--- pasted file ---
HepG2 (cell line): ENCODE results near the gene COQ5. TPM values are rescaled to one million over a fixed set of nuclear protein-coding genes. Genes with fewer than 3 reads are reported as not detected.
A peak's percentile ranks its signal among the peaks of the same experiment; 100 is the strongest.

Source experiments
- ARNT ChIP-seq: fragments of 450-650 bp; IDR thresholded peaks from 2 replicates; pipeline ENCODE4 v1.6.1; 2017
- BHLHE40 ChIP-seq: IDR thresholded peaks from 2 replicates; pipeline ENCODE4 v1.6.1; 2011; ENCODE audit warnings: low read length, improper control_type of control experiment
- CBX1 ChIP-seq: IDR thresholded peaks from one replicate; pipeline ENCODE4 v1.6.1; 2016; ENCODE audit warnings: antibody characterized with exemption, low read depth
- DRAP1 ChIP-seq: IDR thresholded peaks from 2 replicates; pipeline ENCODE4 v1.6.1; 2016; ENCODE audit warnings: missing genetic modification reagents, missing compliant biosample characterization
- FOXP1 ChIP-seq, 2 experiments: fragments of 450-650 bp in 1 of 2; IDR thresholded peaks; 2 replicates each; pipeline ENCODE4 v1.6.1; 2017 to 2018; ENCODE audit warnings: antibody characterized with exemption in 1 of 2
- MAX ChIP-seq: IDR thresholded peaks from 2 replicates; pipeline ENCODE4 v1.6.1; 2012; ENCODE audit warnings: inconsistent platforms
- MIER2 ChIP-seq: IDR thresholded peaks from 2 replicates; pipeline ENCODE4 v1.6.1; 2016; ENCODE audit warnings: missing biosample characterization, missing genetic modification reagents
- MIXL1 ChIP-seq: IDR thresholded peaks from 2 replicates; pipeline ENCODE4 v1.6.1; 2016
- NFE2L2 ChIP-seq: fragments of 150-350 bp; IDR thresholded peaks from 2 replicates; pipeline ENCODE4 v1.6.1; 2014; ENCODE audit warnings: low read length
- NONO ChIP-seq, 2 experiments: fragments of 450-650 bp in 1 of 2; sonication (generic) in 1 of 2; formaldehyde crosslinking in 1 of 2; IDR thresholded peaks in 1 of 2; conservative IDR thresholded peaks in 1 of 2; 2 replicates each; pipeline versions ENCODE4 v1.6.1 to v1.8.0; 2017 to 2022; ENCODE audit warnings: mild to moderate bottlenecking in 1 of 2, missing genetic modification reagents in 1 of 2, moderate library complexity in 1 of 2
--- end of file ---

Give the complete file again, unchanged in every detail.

HepG2 (cell line): ENCODE results near the gene COQ5. TPM values are rescaled to one million over a fixed set of nuclear protein-coding genes. Genes with fewer than 3 reads are reported as not detected.
A peak's percentile ranks its signal among the peaks of the same experiment; 100 is the strongest.

Source experiments
- ARNT ChIP-seq: fragments of 450-650 bp; IDR thresholded peaks from 2 replicates; pipeline ENCODE4 v1.6.1; 2017
- BHLHE40 ChIP-seq: IDR thresholded peaks from 2 replicates; pipeline ENCODE4 v1.6.1; 2011; ENCODE audit warnings: low read length, improper control_type of control experiment
- CBX1 ChIP-seq: IDR thresholded peaks from one replicate; pipeline ENCODE4 v1.6.1; 2016; ENCODE audit warnings: antibody characterized with exemption, low read depth
- DRAP1 ChIP-seq: IDR thresholded peaks from 2 replicates; pipeline ENCODE4 v1.6.1; 2016; ENCODE audit warnings: missing genetic modification reagents, missing compliant biosample characterization
- FOXP1 ChIP-seq, 2 experiments: fragments of 450-650 bp in 1 of 2; IDR thresholded peaks; 2 replicates each; pipeline ENCODE4 v1.6.1; 2017 to 2018; ENCODE audit warnings: antibody characterized with exemption in 1 of 2
- MAX ChIP-seq: IDR thresholded peaks from 2 replicates; pipeline ENCODE4 v1.6.1; 2012; ENCODE audit warnings: inconsistent platforms
- MIER2 ChIP-seq: IDR thresholded peaks from 2 replicates; pipeline ENCODE4 v1.6.1; 2016; ENCODE audit warnings: missing biosample characterization, missing genetic modification reagents
- MIXL1 ChIP-seq: IDR thresholded peaks from 2 replicates; pipeline ENCODE4 v1.6.1; 2016
- NFE2L2 ChIP-seq: fragments of 150-350 bp; IDR thresholded peaks from 2 replicates; pipeline ENCODE4 v1.6.1; 2014; ENCODE audit warnings: low read length
- NONO ChIP-seq, 2 experiments: fragments of 450-650 bp in 1 of 2; sonication (generic) in 1 of 2; formaldehyde crosslinking in 1 of 2; IDR thresholded peaks in 1 of 2; conservative IDR thresholded peaks in 1 of 2; 2 replicates each; pipeline versions ENCODE4 v1.6.1 to v1.8.0; 2017 to 2022; ENCODE audit warnings: mild to moderate bottlenecking in 1 of 2, missing genetic modification reagents in 1 of 2, moderate library complexity in 1 of 2